Last week, we looked at the numbers of veteran position players (defined as 35+) on the various D-backs teams in franchise history. The numbers showed that they’ve been responsible for a considerably smaller percentage of playing time over recent seasons, compared to the peak in 2001-03. There’s likely just to be Evan Longoria in this category for the Diamondbacks in 2023, but I thought it might be interesting to review the performance of these veterans and see what the highs and lows have been over the past 25 years of Arizona history. So, going from age 35 through to age 40, here’s how things have broken down.
- Number of players: 25
- Average number of games: 74
- Average bWAR: 0.6
- Most games: 156 - Luis Gonzalez, 2003
- Highest bWAR: 3.8 - Devon White, 1998
- Worst bWAR: -1.0 - Lenny Harris, 2000
For obvious reasons, this is the area with the largest sample, and the broadest spectrum of results. We have to go back to Arizona’s inaugural year to find the best season, though Steve Finley - a name we’ll be hearing much more of! - and Luis Gonzalez were also worth more than three wins in their age 35 seasons. Less impressively, Royce Clayton played 143 times in 2005, but produced only 0.1 bWAR. Still he wasn’t Lenny Harris. From 1992-2005, Harris was significantly below replacement level (-2.7 bWAR), and never reached even one win for a single year. But he still managed to average 106 games a season over that fourteen-year period, played until he was 40 and earned over $11 million for his career
- Number of players: 15
- Average number of games: 52
- Average bWAR: 0.2
- Most games: 140 - Steve Finley, 2001
- Highest bWAR: 1.5 - Luis Gonzalez, 2004
- Worst bWAR: -0.3 - Alan Zinter, 2004; Tony Clark, 2008; Brent Mayne, 2004; Jay Bell, 2002
Things drop off considerably here, both in numbers and production. Even Finley had a disappointing year in 2001, managing just 0.9 bWAR: the only season between 1999 and 2003 inclusive where he was worth less than three wins. Veteran presence didn’t do a lot for the team in general, at least not on their way to the playoffs. The quartet of Finley, Mark Grace, Bell and Matt Williams earned $25.4 million - the equivalent of $52.3 million in 2022 money - and were worth a total of 4.8 bWAR, half of that coming from Grace. In comparison, the then “youngsters” of Gonzalez and Reggie Sanders - at least relatively, both being 33 in 2001 - combined for 11.2 bWAR that season.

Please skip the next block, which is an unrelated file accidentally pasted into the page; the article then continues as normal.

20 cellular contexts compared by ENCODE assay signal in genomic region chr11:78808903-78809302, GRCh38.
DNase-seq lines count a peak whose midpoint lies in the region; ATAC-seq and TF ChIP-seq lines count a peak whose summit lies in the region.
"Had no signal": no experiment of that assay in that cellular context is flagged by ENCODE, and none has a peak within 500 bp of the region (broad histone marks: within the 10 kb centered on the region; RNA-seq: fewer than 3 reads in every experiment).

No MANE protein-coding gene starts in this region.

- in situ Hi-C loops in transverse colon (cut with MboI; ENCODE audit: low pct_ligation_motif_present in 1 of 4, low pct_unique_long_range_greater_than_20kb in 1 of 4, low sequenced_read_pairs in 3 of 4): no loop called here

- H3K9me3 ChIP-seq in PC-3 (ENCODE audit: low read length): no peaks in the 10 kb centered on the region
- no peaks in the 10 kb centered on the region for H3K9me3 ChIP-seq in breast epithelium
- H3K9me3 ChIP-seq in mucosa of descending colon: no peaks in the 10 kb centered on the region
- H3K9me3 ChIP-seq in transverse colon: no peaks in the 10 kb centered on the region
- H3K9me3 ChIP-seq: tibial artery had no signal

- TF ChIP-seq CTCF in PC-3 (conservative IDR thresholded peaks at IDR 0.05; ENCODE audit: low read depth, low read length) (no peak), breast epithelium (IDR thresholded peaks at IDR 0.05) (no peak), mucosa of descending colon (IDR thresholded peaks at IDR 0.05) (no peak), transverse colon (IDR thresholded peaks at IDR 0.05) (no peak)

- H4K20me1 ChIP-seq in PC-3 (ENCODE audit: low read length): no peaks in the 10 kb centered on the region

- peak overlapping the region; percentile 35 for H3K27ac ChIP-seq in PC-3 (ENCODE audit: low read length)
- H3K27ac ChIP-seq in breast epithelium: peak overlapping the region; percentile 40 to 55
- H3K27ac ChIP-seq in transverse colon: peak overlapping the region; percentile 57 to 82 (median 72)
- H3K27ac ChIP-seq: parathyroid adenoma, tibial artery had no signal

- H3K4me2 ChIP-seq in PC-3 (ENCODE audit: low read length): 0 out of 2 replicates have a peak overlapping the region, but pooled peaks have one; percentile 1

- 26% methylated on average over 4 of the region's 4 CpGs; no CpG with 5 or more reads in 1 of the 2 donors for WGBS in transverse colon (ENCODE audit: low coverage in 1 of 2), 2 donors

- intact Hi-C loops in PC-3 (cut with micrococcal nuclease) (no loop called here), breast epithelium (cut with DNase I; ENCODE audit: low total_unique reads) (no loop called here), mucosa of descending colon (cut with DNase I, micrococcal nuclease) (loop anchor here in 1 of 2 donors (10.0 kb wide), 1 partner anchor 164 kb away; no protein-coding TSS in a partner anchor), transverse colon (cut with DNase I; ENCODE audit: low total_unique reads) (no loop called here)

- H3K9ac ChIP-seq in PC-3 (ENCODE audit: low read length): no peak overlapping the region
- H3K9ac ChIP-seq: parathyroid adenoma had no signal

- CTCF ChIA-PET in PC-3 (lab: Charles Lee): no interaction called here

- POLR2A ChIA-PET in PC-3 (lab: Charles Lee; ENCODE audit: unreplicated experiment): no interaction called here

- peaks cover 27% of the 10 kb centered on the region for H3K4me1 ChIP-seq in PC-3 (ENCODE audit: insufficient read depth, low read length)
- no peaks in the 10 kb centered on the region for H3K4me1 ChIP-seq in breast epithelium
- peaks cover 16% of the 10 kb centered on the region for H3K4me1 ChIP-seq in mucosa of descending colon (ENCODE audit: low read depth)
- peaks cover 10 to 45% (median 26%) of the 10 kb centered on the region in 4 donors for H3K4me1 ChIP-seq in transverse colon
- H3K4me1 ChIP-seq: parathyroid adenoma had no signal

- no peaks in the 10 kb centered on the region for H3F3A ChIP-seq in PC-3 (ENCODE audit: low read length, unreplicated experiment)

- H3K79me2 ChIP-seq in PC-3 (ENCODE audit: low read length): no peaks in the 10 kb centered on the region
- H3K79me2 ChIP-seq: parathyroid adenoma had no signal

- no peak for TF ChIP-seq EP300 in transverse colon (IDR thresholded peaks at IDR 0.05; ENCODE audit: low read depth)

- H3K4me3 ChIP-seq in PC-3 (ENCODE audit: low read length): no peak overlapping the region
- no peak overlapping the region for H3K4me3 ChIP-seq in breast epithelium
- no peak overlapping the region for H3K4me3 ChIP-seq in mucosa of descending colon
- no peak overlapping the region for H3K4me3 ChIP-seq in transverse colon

- Number of players: 8
- Average number of games: 80
- Average bWAR: 1.1
- Most games: 155 - Luis Gonzales, 2005
- Highest bWAR: 3.8 - Steve Finley, 2002
- Worst bWAR: -0.5 - Matt Williams, 2003
With Longoria in his age 37 season next year, this is the most relevant category. I think the average - 80 games, 1.1 bWAR - would be a solid return from Evan. However, worth noting that only one of the eight players actually came within a win of the average (The Prime Minister of Defense, John McDonald nailing it on the nose in 2012). We had a broad spread of possible outcomes. Finley was insanely good: no center fielder aged 37 or older has put up that much bWAR since Willie Mays was worth 6.8 bWAR in 1971. And Willie Mays was forty. However, Williams managed to be terrible in just 44 games before being released, as discussed elsewhere; the second coming of Tony Clark (-0.4 bWAR in 2009) was also bad,